THE affection which I bear you in particular, and the citie in generaIl (and no sinister end I call God to record) extorteth these lines from me. for should I be silent when the desolation of that place (I so dearly affect, and where I have bin so dearly beloved) is at hand ; I conceive the very stones of that citie being ruined, will rise up against me for ingratitude: but if my advice be not taken, and misery befall both the place and its neighbourhood, the fault shall then rest on you and the now inhabitants, and my conscience cleared. You well know, or at least may have heard, that the citie of Bristoll is taken, twelve ships at sea yeelded, two ships of ammunition from Rochel newly come into the harbour seized on, one ship with great artillery and ammunition coming from the parliament for reliefe of that citie, taken. And this I know, that there are great preparations made for the taking of your citie: all Prince Rupert's forces from BristoIl, with addition of fifteen hundred armed Welsh, and two thousand club men out of Wales, and arms sufficient for to arm them from Bristoll, eight hundred foot from Worcester, with a regiment of horse, five thousand foot with a brigade of horse of the queen's from Oxon. But I much fear that this will hardly sink into the beliefe of some amongst you, yet when you shall hear of the particular randevouzes, and your town surrounded, nay, your houses fired over your eares; then, when it is too late, I much fear, will be the time of repentance. Wherefore I desire you, as you love God, and the good of your citie for which you serve, and the which is committed to your charge and protection, to take into consideration your sad condition if the citie be taken by force (most of the army being set against you very bitterly :) and if it be not taken, in what condition of poverty and misery both your citie and countrey will fall into. Is not your provision of corn out of Herefordshire, your commerce (wherein most of your livelihoods and being subsisted) both up and down the river, taken quite away ? and if you will not consider your own good, yet in conscience think on your neighbours in the country, who have alwayes bin aiding and assisting to you for your protection, who must expect nothing but ruine, if by no other way, yet by the very lying of so mighty an army amongst them; and if they be ruined, whence can you expect future supplyes, and the very laying of a siege before your town, must necessarily produce a destruction to your corn and provision of cattell ; and who will be losers thereby but your selves, I know not: but this I further know, that your ammunition is not over-much, your places of supply no where, your enemy continually at your doore, and able to retire to his own home at pleasure, and your friends farre, and utterly unable, or at least not capable to send you present reliefe. I know you to be a conscientious honest man, and one whose aimes (as I have thought) have tended to the publick good, and now is the greatest time and opportunity to demonstrate your affections by using some course for an accommodation between your citie and his majesty (who now is here at Bristoll) and from whom I dare boldly affirme by some great friends I have neer him at court, I can procure any favour either for the citie in generall, or your selfe in particular: and of this you may be confident; but if once the forces come against it, you must expect no manner of mercie, but present ruine : wherefore if you intend any thing, let it be done with speed, and send to my quarter at Charvild, where you may send anyone to me without suspition. I beseech you seriously to weigh these things in your breast, and to weigh them as coming from one that dearly loves you and your citie. And God give you all grace to doe that which may most tend to your good, are the prayers of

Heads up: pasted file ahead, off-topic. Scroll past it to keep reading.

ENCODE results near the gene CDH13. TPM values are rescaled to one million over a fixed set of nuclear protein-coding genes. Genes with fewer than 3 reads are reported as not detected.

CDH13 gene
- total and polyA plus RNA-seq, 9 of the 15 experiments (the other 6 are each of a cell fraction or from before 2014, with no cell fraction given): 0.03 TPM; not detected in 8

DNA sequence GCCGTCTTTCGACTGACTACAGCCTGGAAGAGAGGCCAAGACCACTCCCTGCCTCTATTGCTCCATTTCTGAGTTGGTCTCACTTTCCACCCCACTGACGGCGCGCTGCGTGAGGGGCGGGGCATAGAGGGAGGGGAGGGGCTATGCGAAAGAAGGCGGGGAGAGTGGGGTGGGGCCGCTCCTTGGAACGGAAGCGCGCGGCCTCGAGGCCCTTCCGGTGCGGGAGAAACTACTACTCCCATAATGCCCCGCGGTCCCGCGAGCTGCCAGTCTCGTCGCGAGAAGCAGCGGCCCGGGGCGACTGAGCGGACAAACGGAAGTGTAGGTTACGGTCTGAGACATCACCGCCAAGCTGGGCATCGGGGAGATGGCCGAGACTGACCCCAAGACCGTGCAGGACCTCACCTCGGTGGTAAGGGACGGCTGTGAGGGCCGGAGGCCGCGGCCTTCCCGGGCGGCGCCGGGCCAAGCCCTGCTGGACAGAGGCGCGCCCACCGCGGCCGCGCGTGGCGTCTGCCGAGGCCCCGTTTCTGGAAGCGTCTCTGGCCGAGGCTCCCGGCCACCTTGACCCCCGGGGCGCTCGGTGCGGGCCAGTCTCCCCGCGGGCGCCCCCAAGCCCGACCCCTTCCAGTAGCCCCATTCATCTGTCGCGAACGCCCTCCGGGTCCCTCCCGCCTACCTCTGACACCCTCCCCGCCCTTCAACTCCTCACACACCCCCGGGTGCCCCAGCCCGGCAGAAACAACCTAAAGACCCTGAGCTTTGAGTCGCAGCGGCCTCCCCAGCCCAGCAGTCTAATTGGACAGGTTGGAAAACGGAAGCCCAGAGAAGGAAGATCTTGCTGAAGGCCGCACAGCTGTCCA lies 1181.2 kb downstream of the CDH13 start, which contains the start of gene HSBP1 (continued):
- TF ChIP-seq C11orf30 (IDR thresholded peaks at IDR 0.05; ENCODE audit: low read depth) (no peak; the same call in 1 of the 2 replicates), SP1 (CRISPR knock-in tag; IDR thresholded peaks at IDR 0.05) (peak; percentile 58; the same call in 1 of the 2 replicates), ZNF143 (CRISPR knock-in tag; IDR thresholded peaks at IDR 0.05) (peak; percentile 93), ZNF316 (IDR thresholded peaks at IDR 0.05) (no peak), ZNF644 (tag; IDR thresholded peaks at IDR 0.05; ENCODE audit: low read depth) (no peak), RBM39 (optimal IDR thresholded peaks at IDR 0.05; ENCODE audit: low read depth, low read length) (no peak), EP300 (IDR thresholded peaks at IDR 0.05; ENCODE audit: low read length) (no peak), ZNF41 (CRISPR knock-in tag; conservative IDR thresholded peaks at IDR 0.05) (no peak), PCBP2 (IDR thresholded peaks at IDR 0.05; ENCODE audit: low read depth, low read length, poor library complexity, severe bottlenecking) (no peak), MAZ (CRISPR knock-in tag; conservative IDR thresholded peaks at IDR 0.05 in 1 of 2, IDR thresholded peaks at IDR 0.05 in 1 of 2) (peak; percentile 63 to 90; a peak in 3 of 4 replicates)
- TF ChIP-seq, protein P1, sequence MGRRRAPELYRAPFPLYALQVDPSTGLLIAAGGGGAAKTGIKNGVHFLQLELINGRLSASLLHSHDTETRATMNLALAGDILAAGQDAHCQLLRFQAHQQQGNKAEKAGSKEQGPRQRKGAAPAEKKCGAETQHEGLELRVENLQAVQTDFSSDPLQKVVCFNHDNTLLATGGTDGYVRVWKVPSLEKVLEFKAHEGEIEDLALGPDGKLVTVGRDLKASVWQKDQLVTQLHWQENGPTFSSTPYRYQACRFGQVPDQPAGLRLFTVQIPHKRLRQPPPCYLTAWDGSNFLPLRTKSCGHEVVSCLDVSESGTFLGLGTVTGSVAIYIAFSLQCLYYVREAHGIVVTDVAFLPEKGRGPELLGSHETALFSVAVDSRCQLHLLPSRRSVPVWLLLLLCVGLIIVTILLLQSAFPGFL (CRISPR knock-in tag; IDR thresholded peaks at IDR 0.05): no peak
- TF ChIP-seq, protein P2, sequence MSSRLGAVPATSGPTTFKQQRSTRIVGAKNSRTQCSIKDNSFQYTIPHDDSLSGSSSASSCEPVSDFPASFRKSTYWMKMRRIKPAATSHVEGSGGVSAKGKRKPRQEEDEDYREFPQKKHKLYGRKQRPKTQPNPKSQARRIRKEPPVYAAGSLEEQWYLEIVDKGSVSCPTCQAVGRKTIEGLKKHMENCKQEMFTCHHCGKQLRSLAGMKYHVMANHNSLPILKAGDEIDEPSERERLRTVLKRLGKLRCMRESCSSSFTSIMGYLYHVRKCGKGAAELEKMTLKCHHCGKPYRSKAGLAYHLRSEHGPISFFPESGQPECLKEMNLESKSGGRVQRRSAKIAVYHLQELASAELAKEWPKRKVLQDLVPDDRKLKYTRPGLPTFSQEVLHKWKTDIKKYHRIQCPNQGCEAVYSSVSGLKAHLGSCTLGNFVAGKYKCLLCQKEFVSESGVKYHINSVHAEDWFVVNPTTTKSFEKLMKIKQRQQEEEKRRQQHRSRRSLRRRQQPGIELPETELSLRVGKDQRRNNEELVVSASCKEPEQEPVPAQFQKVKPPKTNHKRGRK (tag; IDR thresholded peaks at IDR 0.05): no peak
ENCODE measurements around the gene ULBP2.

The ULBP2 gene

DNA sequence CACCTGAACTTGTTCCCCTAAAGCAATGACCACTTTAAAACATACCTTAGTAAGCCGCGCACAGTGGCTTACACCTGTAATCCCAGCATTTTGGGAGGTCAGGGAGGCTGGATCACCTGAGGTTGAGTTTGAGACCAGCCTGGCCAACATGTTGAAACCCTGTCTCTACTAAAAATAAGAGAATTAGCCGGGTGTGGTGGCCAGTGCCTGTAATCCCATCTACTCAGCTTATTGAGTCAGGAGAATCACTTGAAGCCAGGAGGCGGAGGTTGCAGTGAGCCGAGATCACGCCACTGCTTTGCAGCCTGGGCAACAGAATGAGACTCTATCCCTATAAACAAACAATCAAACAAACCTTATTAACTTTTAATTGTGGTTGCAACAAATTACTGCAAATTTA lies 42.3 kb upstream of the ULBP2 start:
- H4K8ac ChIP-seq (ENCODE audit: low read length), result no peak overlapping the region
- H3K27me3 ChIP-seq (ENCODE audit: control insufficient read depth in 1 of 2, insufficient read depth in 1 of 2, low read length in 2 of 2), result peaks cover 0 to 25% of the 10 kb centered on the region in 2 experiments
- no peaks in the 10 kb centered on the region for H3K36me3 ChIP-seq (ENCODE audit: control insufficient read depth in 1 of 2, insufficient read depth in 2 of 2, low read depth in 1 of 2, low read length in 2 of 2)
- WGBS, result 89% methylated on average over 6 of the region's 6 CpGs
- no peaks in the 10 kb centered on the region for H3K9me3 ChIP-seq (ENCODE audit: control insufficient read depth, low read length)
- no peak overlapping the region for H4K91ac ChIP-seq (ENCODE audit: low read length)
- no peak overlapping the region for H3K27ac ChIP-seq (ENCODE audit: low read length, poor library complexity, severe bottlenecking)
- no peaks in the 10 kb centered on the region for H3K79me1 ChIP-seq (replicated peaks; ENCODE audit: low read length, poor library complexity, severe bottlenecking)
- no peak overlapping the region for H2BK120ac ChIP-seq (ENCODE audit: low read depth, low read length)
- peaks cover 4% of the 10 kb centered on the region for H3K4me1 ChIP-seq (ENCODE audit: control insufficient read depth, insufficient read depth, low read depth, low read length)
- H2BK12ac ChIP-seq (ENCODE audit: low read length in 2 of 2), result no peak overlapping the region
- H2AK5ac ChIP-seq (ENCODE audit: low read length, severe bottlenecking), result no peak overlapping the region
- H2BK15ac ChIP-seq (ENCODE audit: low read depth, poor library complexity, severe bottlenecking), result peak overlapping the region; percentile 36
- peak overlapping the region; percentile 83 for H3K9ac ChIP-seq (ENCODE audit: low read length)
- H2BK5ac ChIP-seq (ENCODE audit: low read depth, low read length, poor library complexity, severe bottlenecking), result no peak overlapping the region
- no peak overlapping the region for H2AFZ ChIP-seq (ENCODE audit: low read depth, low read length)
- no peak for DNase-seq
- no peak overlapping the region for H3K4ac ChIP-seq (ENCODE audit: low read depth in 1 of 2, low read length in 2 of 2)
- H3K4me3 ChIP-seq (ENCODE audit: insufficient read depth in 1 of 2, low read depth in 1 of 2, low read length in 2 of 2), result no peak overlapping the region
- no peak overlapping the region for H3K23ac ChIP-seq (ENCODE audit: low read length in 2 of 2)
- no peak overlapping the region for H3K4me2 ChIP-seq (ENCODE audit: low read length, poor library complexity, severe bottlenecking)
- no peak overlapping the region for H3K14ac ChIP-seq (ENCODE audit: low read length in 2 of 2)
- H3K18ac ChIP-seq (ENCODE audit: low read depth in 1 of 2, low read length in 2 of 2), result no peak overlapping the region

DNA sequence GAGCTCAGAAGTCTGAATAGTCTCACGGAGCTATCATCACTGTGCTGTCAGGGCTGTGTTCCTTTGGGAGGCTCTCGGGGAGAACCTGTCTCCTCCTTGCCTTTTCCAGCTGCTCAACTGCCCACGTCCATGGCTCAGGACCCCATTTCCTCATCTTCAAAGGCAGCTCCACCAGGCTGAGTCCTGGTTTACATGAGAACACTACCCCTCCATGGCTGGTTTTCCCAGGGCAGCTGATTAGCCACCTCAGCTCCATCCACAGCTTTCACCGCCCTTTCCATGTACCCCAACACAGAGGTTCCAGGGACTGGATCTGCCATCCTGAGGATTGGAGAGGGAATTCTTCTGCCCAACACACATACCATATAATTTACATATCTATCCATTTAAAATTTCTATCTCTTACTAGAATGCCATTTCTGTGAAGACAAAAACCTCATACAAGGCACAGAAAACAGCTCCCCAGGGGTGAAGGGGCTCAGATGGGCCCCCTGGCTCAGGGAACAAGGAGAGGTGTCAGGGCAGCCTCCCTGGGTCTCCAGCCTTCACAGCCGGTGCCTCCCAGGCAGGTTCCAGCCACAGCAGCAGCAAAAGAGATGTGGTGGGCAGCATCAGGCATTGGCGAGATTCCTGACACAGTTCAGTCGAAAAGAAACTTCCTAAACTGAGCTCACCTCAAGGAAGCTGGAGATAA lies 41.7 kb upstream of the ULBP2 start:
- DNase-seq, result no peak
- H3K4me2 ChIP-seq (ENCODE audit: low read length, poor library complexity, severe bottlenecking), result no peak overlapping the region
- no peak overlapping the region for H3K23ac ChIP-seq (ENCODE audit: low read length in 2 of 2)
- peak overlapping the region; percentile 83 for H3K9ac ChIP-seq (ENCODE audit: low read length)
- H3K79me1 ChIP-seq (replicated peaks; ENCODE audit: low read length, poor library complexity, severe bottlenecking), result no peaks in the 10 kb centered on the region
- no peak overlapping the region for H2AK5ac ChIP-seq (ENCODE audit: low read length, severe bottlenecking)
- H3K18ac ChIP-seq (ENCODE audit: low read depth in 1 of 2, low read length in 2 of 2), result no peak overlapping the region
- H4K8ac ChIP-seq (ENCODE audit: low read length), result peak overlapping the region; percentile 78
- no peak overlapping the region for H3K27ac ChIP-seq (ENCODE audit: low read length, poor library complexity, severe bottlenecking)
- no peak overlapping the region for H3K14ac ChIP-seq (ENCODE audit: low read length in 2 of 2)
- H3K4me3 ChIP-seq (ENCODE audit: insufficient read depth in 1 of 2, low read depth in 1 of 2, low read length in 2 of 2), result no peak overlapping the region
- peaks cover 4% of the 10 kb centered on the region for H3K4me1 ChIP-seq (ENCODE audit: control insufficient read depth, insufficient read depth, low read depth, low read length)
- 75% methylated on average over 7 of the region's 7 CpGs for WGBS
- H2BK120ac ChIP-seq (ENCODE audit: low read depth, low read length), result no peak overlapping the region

your reall loving friend.